News

Prostate cancer: charity urges nurses to be vigilant as referrals halve since lockdown

Know risk factors as 27,000 fewer men referred than expected, says Prostate Cancer UK 
Nurse talking to a patient and taking notes

Know risk factors as 27,000 fewer men referred than expected, says Prostate Cancer UK

Nurses should be aware of prostate cancer risk factors among patients, as new statistics show the number of urgent urological cancer referrals in the UK has dropped by almost half.

The figures released by charity Prostate Cancer UK are based on NHS data, and show the number of patients referred with suspected urological cancers, excluding testicular, decreased by 49.5% between April and June 2020 compared with the same period last year.

Up to 3,500 men could be diagnosed too late

Prostate Cancer UK estimates there has been 27,000 fewer patients referred with suspected urological cancers than expected since the UK lockdown began in March, putting potentially 3,500 men with higher-risk cancers in danger of

Know risk factors as 27,000 fewer men referred than expected, says Prostate Cancer UK 


Black men over 50 are particularly ar risk of prostate cancer. Picture: iStock

Nurses should be aware of prostate cancer risk factors among patients, as new statistics show the number of urgent urological cancer referrals in the UK has dropped by almost half.

The figures released by charity Prostate Cancer UK are based on NHS data, and show the number of patients referred with suspected urological cancers, excluding testicular, decreased by 49.5% between April and June 2020 compared with the same period last year. 

Up to 3,500 men could be diagnosed too late

Prostate Cancer UK estimates there has been 27,000 fewer patients referred with suspected urological cancers than expected since the UK lockdown began in March, putting potentially 3,500 men with higher-risk cancers in danger of being diagnosed too late to receive effective treatment.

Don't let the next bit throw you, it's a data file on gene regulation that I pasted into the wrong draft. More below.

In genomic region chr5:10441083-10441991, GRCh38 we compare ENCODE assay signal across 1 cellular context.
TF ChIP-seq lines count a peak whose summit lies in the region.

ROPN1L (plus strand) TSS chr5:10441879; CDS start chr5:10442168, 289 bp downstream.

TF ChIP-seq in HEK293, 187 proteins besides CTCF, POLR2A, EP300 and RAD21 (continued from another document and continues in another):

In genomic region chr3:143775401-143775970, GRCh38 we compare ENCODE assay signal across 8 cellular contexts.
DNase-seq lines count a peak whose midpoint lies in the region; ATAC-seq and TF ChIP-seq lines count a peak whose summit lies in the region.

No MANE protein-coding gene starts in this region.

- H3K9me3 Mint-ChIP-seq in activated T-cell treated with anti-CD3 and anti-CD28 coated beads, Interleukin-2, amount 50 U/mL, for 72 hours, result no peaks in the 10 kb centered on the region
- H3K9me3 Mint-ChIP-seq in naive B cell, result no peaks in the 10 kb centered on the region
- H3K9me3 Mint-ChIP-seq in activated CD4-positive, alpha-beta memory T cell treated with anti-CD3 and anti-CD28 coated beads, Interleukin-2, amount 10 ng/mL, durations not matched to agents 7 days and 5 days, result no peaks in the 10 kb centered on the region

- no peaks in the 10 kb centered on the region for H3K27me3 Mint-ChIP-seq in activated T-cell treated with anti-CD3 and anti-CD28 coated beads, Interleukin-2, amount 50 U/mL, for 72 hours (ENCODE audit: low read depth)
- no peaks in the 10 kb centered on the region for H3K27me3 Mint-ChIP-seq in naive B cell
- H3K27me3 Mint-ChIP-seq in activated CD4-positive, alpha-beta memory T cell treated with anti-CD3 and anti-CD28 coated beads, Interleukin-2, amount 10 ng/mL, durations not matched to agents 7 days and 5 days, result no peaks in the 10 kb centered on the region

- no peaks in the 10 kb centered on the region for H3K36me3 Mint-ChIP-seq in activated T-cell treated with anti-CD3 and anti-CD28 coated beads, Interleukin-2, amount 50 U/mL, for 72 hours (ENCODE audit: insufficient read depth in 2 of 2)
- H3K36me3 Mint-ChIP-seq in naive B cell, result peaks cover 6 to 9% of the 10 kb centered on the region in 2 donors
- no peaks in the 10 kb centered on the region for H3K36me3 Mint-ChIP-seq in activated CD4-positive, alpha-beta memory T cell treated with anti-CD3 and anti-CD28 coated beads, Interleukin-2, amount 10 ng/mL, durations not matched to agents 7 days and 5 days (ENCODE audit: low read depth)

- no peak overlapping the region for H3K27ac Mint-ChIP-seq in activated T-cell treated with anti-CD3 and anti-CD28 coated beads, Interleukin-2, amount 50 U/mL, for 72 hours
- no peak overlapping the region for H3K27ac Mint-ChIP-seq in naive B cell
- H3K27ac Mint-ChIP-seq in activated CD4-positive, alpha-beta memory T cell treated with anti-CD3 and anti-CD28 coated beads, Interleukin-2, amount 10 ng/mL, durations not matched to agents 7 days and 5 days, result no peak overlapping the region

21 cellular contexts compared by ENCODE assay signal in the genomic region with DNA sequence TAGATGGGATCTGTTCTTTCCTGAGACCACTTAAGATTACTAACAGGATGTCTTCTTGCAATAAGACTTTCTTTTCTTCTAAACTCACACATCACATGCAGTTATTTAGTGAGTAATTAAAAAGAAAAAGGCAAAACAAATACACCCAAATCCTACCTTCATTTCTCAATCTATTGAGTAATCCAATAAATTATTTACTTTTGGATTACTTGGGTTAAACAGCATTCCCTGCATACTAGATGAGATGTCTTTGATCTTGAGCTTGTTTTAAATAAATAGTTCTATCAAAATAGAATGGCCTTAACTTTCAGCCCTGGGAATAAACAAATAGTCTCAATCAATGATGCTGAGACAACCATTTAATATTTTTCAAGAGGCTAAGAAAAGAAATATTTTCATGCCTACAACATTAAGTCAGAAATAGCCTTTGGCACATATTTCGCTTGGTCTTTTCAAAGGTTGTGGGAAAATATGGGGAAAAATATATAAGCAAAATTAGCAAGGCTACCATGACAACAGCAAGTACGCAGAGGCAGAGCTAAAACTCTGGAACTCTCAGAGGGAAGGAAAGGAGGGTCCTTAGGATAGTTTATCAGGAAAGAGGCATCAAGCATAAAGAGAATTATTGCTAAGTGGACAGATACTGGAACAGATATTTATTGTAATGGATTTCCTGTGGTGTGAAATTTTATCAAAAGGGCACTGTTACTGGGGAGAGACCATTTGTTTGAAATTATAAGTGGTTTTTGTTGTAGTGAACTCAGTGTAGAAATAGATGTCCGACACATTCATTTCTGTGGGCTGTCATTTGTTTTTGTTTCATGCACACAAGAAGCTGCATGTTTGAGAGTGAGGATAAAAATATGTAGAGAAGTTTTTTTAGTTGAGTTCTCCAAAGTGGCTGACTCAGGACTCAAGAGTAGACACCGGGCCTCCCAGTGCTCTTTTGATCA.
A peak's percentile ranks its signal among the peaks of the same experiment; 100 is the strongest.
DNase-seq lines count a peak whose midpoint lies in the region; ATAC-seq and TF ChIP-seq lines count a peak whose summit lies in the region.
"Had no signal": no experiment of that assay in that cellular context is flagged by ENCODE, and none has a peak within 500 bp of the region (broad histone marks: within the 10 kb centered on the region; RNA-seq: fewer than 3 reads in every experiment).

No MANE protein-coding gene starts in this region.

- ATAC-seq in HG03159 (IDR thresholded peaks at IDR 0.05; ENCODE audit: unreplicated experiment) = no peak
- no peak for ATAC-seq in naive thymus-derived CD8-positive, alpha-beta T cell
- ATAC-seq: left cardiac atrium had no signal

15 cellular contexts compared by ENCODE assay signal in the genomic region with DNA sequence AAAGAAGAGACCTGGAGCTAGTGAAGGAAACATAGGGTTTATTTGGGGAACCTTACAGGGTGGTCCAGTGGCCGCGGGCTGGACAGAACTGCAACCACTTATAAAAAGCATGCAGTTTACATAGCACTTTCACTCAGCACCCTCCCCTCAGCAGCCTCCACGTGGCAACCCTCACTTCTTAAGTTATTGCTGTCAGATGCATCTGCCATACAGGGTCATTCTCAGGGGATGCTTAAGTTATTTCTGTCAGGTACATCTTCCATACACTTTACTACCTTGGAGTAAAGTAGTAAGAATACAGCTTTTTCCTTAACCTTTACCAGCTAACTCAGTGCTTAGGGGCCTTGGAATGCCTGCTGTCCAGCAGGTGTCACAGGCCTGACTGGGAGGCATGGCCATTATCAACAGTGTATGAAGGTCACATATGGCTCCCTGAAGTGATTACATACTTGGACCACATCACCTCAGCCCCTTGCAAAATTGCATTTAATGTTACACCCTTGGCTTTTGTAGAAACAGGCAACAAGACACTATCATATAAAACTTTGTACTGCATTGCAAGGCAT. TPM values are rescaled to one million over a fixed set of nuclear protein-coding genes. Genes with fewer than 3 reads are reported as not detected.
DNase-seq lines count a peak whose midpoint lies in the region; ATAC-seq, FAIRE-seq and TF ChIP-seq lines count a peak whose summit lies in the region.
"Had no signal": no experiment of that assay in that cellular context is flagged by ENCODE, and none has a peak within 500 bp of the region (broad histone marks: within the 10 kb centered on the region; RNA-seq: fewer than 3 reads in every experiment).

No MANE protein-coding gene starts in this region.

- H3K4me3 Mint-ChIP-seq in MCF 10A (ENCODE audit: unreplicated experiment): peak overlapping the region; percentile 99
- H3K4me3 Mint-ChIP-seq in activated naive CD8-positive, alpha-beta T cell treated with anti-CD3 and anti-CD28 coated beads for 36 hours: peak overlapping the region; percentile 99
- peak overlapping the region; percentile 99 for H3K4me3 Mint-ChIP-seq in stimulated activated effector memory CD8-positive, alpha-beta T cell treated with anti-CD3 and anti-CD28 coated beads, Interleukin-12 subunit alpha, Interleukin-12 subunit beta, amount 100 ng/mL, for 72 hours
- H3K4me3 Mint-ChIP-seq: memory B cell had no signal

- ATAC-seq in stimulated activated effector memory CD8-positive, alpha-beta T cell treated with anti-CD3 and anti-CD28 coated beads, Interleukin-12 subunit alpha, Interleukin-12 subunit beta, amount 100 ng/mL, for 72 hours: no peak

Prostate Cancer UK specialist nurse Sophie Smith said all nursing staff, especially practice nurses and occupational therapy nurses, should learn the risk factors associated with prostate cancer to help encourage people to speak to their GP.

Risk factors include men over 50, particularly black men, and those with a family history of the disease.

‘If a man is going in for a diabetes check, for example, there’s an opportunity to ask, “Have you thought about your risk of prostate cancer?”,’ Ms Smith said.

Patients should ask GP about a prostate-specific antigen test

Prostate Cancer UK is encouraging all men with increased risk factors to contact their GP to discuss having a prostate-specific antigen test, which can help to detect prostate cancer.

The charity has launched an online risk checker to help men discover whether they are at increased risk of developing the disease.

Healthcare professionals can access information about best practice, resources and support at Prostate Cancer UK’s website.


Further information


In other news

Sign up to continue reading for FREE

OR

Subscribe for unlimited access

Enjoy 1 month's access for £1 and get:

  • Full access to nursing standard.com and the Nursing Standard app
  • Monthly digital edition
  • RCNi Portfolio and interactive CPD quizzes
  • RCNi Learning with 200+ evidence-based modules
  • 10 articles a month from any other RCNi journal

This article is not available as part of an institutional subscription. Why is this?

Jobs